Tiburon Paintbrush

(Castilleja affinis subsp. neglecta)

Tiburon Paintbrush (Castilleja affinis subsp. neglecta) is a California threatened plant species, which means that killing or possessing this plant is prohibited by the California Endangered Species Act (CESA). This species is also listed as endangered under the federal Endangered Species Act. Tiburon paintbrush is a member of the broomrape family (Orobanchanceae) and is a semi-woody perennial with erect, 15 to 60 cm (0.5 to 2 ft) tall, branched stems, and is covered in bristly hairs. The flowers are yellow to red in color, with yellowish bracts that are sometimes red-tipped. Tiburon paintbrush blooms from April to June and is thought to be pollinated by hummingbirds, but may be insect pollinated as well. Tiburon paintbrush is a hemiparasite on other angiosperms (flowering plants), meaning it absorbs a portion of its required water and minerals from the roots of other plants in the soil. Field studies suggest it utilizes a variety of host plants.

Tiburon paintbrush occurs in serpentine bunchgrass communities, typically on west or north-facing slopes. The distribution of Tiburon paintbrush has never been widespread. At the time of this web page posting, the California Natural Diversity Database reports seven occurrences: four in Marin County, one in Napa County, and two in Santa Clara County. Three of the populations in Marin County occur on the Tiburon Peninsula. Surveys indicate a large degree of fluctuation in plant numbers per year within each population. The populations are small, with numbers ranging from less than 100 plants to a little over 1,000. Tiburon paintbrush grows on open, rocky, serpentine slopes at between 75 and 400 m (250 and 1,300 ft) in elevation. Associated species include California gilia (Gilia achilleifolia subsp. multicaulis), California poppy (Eschscholzia californica), dwarf plantain (Plantago erecta), purple needlegrass (Stipa pulchra), Tiburon buckwheat (Eriogonum luteolum var. caninum), and serpentine reedgrass (Calamagrostis ophitidus). It also grows in association with three other state- and/or federally-listed species: Tiburon mariposa lily (Calochortus tiburonensis), Marin western flax (Hesperolinon congestum), and Santa Clara Valley dudleya (Dudleya abramsii subsp. setchellii).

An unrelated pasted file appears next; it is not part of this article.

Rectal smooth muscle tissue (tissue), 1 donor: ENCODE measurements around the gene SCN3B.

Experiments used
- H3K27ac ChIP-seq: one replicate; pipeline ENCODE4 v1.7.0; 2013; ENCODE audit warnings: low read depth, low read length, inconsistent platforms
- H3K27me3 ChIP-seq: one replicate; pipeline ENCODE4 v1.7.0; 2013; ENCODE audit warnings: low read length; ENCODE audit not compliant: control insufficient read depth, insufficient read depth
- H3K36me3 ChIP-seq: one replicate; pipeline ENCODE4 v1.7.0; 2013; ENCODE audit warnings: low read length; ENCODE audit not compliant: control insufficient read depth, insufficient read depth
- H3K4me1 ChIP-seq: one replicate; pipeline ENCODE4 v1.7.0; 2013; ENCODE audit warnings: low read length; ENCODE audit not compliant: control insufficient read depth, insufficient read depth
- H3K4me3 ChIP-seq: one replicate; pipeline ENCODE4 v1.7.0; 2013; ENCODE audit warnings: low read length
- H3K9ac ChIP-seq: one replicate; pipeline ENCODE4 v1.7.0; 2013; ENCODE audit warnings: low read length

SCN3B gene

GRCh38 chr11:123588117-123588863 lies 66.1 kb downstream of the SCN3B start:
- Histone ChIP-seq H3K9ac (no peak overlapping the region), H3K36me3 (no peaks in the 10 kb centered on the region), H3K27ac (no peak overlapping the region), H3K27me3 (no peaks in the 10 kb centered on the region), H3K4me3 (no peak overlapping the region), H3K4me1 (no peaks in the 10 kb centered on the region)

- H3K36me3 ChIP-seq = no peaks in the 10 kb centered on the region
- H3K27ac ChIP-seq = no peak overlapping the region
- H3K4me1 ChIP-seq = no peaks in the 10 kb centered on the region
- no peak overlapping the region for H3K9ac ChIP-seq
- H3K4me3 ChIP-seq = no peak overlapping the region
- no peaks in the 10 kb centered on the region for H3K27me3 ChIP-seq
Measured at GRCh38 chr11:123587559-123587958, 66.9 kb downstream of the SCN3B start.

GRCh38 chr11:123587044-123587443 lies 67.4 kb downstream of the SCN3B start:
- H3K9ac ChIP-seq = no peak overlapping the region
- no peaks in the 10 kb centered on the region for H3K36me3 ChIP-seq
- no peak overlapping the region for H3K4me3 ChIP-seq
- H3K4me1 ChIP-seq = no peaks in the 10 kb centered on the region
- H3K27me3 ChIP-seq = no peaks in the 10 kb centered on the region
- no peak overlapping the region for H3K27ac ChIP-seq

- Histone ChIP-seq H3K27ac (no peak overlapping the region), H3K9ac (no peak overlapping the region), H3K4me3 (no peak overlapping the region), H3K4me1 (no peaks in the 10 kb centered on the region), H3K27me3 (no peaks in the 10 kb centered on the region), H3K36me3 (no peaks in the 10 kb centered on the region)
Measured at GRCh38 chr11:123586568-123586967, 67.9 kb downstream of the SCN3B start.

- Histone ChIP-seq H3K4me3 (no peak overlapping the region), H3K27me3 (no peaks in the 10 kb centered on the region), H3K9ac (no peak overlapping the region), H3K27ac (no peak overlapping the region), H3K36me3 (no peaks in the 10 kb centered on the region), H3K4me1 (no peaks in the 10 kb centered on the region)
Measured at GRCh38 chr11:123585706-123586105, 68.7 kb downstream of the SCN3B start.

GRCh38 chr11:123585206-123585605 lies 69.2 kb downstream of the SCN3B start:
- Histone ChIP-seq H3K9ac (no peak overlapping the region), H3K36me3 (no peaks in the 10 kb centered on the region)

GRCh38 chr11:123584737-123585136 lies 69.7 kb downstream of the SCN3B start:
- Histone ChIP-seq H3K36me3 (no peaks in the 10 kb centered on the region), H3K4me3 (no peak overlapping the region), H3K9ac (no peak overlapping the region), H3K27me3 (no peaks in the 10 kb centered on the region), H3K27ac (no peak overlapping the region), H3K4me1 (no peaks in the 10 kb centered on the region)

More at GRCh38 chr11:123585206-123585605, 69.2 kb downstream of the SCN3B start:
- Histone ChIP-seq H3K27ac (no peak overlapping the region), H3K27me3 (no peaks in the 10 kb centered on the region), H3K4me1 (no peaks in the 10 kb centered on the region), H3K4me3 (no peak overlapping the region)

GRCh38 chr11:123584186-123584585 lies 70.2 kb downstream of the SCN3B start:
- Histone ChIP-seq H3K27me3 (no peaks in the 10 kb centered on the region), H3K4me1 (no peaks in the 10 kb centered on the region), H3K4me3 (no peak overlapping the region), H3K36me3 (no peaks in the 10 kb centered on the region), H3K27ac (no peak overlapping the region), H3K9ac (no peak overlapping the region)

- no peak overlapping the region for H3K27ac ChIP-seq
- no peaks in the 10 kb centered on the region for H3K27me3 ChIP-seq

Tiburon paintbrush is currently threatened by urban development, mining, recreational activities, non-native plants, and random events such as fire and drought. Since the time of listing, new information suggests that climate change and nitrogen deposition exacerbate existing threats to the species by increasing the rate of invasion by non-native species and increasing the frequency of fire and drought. The U.S. Fish and Wildlife Service released a Recovery Plan for Serpentine Soil Species of the San Francisco Bay Area (PDF) in 1998, which includes the Tiburon paintbrush. Habitat protection and management is a key element in the recovery of Tiburon paintbrush as well as the recovery of other species that are only found on serpentine soils. In order to ensure the continued existence of Tiburon paintbrush, natural populations should be protected and managed in perpetuity. Tiburon paintbrush seeds are being kept in long-term storage at the U.C. Berkeley Botanical Garden to protect the species from current and future threats of extinction.

CDFW may issue permits for Tiburon paintbrush pursuant to CESA, and you can learn more about the California laws protecting Tiburon paintbrush and other California native plants. Populations of Tiburon paintbrush occur in CDFW’s Bay Delta Region. More information is also available from the U.S. Fish and Wildlife Service Species Profile for Tiburon paintbrush

Updated 10/24/2018

yellow flowers in field - click to go to tax-donation page

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A photo of Tiburon paintbrush highlighting two inflorescences. The top bracts are yellow and fade into a cream color towards the tips. Bracts towards the base of the inflorescence are reddish-pink at the tips. The two inflorescences are slender and set in front of a backdrop of rolling hills. The hilly scenery is out of focus to further draw attention to the flowers.
Castilleja affinis subsp. neglecta, photo by Jeb Bjerke
Castilleja affinis subsp. neglecta, CDFW illustration by Mary Ann Showers, click for full-sized image
Castilleja affinis subsp. neglecta, CDFW illustration by Mary Ann Showers, click for full-sized image